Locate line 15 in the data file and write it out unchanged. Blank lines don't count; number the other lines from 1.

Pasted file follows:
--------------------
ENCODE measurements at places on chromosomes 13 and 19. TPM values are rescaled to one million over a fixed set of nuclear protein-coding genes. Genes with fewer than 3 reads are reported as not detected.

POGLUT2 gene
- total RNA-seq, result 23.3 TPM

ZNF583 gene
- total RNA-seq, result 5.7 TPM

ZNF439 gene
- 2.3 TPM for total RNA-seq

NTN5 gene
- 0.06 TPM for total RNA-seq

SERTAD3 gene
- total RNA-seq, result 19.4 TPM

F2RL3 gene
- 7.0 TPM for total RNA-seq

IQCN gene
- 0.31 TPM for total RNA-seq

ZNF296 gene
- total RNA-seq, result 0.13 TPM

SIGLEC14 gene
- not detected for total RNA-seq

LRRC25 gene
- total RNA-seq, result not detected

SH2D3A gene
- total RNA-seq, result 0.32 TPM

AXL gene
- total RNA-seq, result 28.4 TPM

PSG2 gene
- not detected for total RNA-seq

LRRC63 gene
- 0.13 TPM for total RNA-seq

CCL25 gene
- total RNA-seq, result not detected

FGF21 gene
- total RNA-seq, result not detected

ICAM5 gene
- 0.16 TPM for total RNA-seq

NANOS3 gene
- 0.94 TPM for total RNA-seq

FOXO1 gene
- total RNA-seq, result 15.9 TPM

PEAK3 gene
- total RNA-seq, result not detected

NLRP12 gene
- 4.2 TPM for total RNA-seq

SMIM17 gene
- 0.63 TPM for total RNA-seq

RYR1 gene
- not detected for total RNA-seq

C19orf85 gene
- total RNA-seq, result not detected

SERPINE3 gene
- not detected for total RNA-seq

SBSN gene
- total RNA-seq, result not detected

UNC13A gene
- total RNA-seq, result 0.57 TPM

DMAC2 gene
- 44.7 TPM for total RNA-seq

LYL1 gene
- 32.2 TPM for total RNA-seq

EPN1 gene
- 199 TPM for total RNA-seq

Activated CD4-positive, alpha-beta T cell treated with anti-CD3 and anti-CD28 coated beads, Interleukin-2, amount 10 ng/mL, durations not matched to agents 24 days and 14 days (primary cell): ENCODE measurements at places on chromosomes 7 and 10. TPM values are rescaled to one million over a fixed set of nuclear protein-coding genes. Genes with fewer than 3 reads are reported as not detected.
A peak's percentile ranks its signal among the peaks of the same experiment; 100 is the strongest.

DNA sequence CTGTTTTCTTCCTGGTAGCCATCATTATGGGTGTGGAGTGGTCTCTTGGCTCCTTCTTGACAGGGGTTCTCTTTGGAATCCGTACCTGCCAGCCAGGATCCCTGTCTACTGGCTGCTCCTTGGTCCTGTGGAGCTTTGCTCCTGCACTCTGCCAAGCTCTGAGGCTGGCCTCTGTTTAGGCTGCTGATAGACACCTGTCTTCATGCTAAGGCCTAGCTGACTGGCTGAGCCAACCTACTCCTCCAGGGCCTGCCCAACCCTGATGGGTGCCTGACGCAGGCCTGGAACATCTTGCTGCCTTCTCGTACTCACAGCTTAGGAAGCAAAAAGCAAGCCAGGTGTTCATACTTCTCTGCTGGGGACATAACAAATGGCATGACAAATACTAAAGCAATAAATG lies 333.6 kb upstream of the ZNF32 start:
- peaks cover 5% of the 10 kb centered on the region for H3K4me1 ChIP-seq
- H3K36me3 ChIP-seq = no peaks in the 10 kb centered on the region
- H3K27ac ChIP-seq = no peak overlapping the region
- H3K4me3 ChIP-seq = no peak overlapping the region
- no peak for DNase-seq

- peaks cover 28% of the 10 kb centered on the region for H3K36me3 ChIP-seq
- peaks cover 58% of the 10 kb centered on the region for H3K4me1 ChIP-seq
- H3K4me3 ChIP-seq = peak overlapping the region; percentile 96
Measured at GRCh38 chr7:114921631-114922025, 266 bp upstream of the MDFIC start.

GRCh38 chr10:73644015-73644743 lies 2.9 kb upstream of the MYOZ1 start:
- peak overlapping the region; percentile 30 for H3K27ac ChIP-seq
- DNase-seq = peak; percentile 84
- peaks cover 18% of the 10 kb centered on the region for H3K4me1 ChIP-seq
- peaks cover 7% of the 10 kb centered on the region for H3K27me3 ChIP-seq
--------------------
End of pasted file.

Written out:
- 0.31 TPM for total RNA-seq